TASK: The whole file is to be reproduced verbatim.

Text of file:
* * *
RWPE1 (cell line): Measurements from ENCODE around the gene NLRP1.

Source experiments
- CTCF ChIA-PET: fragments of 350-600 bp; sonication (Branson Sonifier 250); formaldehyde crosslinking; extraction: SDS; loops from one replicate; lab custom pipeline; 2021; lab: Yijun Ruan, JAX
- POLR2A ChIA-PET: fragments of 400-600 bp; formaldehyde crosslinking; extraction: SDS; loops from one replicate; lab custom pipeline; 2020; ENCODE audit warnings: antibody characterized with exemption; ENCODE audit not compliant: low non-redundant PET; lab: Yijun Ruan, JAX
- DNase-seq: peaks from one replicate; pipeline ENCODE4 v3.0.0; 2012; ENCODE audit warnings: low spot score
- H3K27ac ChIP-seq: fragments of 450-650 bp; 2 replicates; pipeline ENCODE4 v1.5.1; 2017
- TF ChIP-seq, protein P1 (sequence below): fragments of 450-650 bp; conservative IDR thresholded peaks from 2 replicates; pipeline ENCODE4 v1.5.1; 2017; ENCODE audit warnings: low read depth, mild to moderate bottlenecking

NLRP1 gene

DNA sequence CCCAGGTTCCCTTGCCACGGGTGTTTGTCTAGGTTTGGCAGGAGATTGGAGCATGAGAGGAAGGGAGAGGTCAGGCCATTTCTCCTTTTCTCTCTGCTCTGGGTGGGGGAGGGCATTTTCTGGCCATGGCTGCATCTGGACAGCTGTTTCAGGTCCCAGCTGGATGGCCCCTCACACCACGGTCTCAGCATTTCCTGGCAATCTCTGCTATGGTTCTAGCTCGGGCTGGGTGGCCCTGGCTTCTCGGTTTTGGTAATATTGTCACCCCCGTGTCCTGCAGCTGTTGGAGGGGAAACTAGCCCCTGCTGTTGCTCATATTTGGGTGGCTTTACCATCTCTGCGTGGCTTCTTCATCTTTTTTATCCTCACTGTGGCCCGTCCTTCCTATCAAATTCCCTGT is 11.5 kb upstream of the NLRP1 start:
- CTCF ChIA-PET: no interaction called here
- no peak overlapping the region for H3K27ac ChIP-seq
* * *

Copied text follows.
RWPE1 (cell line): Measurements from ENCODE around the gene NLRP1.

Source experiments
- CTCF ChIA-PET: fragments of 350-600 bp; sonication (Branson Sonifier 250); formaldehyde crosslinking; extraction: SDS; loops from one replicate; lab custom pipeline; 2021; lab: Yijun Ruan, JAX
- POLR2A ChIA-PET: fragments of 400-600 bp; formaldehyde crosslinking; extraction: SDS; loops from one replicate; lab custom pipeline; 2020; ENCODE audit warnings: antibody characterized with exemption; ENCODE audit not compliant: low non-redundant PET; lab: Yijun Ruan, JAX
- DNase-seq: peaks from one replicate; pipeline ENCODE4 v3.0.0; 2012; ENCODE audit warnings: low spot score
- H3K27ac ChIP-seq: fragments of 450-650 bp; 2 replicates; pipeline ENCODE4 v1.5.1; 2017
- TF ChIP-seq, protein P1 (sequence below): fragments of 450-650 bp; conservative IDR thresholded peaks from 2 replicates; pipeline ENCODE4 v1.5.1; 2017; ENCODE audit warnings: low read depth, mild to moderate bottlenecking

NLRP1 gene

DNA sequence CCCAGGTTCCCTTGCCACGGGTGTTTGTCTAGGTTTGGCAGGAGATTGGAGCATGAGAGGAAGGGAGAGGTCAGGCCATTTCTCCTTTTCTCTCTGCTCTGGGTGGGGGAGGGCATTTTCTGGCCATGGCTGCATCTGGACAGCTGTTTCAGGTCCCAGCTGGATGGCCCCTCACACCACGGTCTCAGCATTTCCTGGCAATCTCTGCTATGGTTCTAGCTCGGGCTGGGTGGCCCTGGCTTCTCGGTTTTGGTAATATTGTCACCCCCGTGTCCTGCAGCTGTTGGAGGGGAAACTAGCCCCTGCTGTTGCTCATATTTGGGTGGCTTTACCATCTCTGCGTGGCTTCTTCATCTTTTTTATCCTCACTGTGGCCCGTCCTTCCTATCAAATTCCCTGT is 11.5 kb upstream of the NLRP1 start:
- CTCF ChIA-PET: no interaction called here
- no peak overlapping the region for H3K27ac ChIP-seq